Europe is a vast continent with nearly forty percent of Europeans smoking. The country with most number of smokers on the continent is the United Kingdom which accounts for more than 45 percent of all smokers. Portugal has the fewest number of smokers of just above 29 percent of the European Union’s 39.4 percent smokers. The rest of the countries in Europe vary from the United Kingdom smoking prevalence by an average of some sixteen percent. The following is the percentage prevalence of smoking in selected European Union countries; bongs for sale
- France – 44.1%
- Denmark – 42.6%
- Greece – 42.0%
- Sweden – 33.0%
- Luxembourg – 33.8%
- (former) East Germany – 41.0%
- (former) West Germany – 35.5%
Based on comparative data from studies in year 1995, smoking has overall spiked in the European Union by some 5.5 percent from 33.9 percent to 39.4 percent. However even in light of this data tobacco cigarette smoking has decreased in three countries on the continent namely Denmark, Netherlands and Belgium. Apparently these countries amongst the four heaviest smoking countries in Europe according to 1995 data. The fourth country which had high prevalence of smoking then is Greece. Today instead of joining the three others in declining prevalence, Greece has had smoking increasing. This is the case with the rest of the European countries. In general smoking has increased even though in some cases by slim margins. The overall EU smoking prevalence against 1995 figures has increased by some 4.8 percent.
Researchers have noted some variations in the methods of tobacco delivery. As expected Sweden showed some remarkable statistics of 9.1% use of smokeless tobacco products particularly chewing tobacco and snuff. While other methods such as cigar and pipe smoking are generally low in the European Union Denmark and Netherlands according to researchers have statistics considerably above average at 4.5% and 2.7% respectively. Roll-your-own cigarettes which are considerably popular in the U.S. are relatively popular in Europe with some countries such as Netherlands, Denmark, Finland and France having figures considerably higher than the national average of 5.0%.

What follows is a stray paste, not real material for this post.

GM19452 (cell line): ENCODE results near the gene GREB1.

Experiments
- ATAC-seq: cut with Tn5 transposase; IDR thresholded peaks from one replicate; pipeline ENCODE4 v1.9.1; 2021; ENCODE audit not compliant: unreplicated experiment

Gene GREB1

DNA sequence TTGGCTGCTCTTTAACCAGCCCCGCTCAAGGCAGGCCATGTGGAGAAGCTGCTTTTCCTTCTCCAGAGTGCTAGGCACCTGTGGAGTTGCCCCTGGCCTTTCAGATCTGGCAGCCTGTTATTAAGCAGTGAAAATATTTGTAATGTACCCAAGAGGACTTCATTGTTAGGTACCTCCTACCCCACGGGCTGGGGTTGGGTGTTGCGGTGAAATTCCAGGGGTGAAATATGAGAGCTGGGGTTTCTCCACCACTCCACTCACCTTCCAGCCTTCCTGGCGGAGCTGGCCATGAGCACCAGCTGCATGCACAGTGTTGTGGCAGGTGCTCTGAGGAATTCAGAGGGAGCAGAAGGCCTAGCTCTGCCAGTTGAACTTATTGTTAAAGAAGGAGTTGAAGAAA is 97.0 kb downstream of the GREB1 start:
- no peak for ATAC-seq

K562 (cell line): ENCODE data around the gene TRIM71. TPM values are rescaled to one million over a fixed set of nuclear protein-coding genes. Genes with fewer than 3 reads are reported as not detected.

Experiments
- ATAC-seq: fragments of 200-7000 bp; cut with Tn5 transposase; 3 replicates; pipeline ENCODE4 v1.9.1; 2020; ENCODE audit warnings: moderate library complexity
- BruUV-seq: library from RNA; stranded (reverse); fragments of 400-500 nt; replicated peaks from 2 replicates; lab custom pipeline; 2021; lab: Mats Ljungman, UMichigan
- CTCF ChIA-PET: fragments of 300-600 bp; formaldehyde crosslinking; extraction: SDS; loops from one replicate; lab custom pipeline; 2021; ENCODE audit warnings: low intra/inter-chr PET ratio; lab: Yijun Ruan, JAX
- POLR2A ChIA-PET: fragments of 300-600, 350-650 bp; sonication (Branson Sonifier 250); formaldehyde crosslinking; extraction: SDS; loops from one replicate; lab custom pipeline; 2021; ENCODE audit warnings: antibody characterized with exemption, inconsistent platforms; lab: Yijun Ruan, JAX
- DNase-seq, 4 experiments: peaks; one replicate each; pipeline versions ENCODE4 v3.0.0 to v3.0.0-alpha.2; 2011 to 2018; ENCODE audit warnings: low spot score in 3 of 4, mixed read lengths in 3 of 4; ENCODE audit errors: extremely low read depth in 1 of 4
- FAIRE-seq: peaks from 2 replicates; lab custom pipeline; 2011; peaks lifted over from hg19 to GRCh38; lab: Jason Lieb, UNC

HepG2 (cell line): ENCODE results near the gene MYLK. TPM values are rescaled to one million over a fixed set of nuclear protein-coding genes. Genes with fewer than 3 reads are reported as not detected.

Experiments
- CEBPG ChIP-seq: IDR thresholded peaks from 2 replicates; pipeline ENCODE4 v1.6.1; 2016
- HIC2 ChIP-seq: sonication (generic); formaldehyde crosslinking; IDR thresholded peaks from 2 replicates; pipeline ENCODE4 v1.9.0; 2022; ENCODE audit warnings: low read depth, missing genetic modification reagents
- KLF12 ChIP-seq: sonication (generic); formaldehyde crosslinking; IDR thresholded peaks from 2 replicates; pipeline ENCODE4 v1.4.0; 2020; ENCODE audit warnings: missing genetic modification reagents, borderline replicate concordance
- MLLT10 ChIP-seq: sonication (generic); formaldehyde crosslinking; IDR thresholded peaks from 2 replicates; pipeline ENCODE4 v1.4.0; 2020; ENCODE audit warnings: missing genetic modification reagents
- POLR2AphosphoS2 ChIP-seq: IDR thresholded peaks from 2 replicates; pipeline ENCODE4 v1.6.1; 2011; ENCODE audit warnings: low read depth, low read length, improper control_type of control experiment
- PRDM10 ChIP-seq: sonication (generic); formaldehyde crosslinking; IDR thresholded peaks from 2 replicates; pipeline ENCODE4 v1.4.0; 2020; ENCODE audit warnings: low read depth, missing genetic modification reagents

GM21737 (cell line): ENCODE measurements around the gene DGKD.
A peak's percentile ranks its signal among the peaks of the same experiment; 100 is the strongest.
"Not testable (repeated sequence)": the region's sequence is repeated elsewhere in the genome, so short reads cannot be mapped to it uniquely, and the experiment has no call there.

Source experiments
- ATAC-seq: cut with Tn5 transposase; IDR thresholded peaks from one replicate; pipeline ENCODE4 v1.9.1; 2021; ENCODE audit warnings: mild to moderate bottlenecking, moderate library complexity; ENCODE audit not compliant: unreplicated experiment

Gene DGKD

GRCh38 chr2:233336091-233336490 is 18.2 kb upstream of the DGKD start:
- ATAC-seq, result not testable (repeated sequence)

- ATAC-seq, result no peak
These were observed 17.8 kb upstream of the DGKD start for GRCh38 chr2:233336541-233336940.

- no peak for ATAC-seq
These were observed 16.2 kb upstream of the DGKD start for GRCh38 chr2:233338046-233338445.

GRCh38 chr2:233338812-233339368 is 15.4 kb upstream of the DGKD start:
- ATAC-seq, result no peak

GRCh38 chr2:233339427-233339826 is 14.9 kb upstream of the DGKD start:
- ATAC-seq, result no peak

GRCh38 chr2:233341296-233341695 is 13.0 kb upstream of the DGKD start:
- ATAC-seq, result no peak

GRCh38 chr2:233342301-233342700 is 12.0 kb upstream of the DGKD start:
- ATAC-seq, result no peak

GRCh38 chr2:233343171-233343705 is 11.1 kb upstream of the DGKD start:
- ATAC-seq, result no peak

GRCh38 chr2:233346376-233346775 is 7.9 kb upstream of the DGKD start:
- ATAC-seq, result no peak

Reliable demographic data in the European Union indicate that in total more men than women smoke. In terms of packaged cigarettes 44.8 percent of men smoke compared to 43.3 percent of women. Interestingly those who have some degree of education smoke less than those with less education. This data confirms a study carried out in Israel whose findings were published in 2010. Focusing on 20000 young men in the army, the study linked higher smoking rates to lower IQ. In other words young men with lower IQ as low as 90 to 94 tended to make bad decisions about their health which included smoking compared to those with a high IQ of 101. This link went beyond smoking to obesity, nutrition and other health matters.
With regard to tobacco delivery methods, far more men in the European Union smoke pipes or cigars than do women. Pipes and cigars are also associated to older individuals. Interestingly cigar smoking, the researchers found, is also linked to managerial position perhaps an important status symbol. The unemployed in the EU overwhelmingly smoke roll-your-own cigarettes also considered a function of cost!